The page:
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Thread: Home made trunk cover for JK? Reply to Thread
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  Topic Review (Newest First)
07-29-2015 06:20 AM
mascmatt Nice work eton.

Anyone try using that rubber trunk mat material to cover it?
07-28-2015 12:30 PM
FoCoRubi
Template?

How can I get a copy of that template?
12-09-2013 06:50 AM
bhoch This thread just keeps getting better and better! Hopefully I will get the time to work on my cover/box over the next few weekends and when I finally get to it, I will try to remember to take as many pics and doc the steps and measurements, parts used, etc.. so we have another (probably not nearly the quality I see from some of you) example for someone to follow.
12-08-2013 08:21 PM
eton Here's the pics I took during the entire build -

https://plus.google.com/u/0/photos/1...40776370609633
11-20-2013 08:42 AM
Lenny7 Nice. What is it sitting on or supporting it so it sits flush with the tub?
11-19-2013 06:57 PM
R3dRid3r ^ sweet!
11-19-2013 05:26 PM
eton
DIY JK trunk

Here's mine - I wanted it under the tub and strong enough to be stood on. 3/4 in plywood - flat blacked it several times and bed coated it a few times to make sure its sealed. Glued on outdoor carpet, and just for good measure scotch guarded it. Cut the main tub piece in half, drilled out the support holes and installed. I have the 12 gauge superstrut I'll be installing underneath for support and to mount other stuff to. Its very solid as it sits now but I wouldn't want to see anyone jump up on it! I still need to install the tiedowns up top but I'm really liking it and can't imagine why I didn't do this years ago! I was going to use a set of cool black torx bolts to bolt the pieces together that would have disappeared in the carpet but naturally they were 1/4in short so I just used some 1/2 in bolts I had!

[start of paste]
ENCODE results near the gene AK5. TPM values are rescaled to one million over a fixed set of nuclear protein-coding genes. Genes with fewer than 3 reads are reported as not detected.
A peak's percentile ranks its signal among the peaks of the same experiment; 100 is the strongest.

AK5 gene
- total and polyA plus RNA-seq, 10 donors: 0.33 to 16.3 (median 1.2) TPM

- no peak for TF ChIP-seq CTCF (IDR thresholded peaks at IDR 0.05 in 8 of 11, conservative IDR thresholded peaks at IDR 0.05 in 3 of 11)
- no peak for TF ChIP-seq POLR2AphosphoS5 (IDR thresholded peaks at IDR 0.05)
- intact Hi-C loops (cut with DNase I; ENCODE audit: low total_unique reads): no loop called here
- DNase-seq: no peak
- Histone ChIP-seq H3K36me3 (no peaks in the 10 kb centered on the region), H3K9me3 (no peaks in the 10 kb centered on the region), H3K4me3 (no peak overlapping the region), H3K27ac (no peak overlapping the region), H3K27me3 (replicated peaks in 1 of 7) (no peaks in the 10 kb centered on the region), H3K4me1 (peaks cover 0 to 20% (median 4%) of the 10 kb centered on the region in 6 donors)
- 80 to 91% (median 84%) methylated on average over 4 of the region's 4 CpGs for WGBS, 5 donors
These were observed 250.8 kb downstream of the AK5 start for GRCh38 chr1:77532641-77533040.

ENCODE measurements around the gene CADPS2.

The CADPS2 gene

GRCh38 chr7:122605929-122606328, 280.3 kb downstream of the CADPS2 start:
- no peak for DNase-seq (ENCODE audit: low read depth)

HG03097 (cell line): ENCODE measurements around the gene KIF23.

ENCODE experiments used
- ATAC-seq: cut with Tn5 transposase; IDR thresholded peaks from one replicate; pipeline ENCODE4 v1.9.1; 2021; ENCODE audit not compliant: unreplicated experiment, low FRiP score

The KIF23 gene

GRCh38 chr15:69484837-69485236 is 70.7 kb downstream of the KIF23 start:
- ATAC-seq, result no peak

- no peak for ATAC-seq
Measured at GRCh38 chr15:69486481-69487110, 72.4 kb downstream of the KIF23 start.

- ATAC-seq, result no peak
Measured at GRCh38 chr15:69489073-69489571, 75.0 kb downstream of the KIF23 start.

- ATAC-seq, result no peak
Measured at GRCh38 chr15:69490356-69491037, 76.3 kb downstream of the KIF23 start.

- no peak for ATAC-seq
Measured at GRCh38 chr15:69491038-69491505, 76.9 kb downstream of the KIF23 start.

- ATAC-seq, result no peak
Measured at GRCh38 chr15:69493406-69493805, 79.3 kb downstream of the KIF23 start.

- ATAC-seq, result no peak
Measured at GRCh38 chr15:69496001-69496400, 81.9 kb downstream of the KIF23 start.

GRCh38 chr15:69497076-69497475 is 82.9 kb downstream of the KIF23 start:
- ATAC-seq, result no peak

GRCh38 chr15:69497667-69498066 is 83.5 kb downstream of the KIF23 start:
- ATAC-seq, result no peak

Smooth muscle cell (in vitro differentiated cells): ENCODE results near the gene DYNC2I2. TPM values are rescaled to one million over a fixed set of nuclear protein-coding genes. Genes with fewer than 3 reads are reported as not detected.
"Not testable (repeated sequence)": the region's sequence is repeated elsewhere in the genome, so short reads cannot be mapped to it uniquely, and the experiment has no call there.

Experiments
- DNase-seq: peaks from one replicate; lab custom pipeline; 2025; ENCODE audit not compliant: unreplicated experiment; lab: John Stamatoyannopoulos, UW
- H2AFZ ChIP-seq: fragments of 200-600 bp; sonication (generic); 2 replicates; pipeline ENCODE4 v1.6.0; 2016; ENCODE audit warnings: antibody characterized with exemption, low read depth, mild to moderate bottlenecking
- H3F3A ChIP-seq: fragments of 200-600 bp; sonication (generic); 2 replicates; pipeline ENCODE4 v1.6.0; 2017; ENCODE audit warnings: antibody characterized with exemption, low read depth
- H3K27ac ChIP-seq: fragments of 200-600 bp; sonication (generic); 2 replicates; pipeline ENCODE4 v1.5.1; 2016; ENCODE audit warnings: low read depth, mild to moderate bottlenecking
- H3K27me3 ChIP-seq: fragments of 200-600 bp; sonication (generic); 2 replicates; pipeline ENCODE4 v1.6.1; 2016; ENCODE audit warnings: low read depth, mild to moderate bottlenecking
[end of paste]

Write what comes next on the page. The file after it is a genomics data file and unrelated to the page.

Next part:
08-11-2013 07:27 AM
Neoxxis I made it but only attach it when needed because i often carry 8 foot lumber by folding the seat...
08-10-2013 02:00 PM
MoonyJohn
Quote:
Originally Posted by Neoxxis View Post
Behind the seat you make a panel that goes from the cover to the floor and you anchor on the child seat loops...
This way the trunk is locked even with no doors...

Also, good job moony john, looks very similart to mine...!
Haha yours was a good model for me, I knew my standard at this point haha

Did you make that rear seat blocker?
08-10-2013 10:20 AM
AlbertaJeeper
Quote:
Originally Posted by ancientspear View Post
Note on wooden materials. Caution to those using engineered panels like oriented strand board (OSB), MDF, and pressure treated (with ACQ) wood available from regular home improvement places.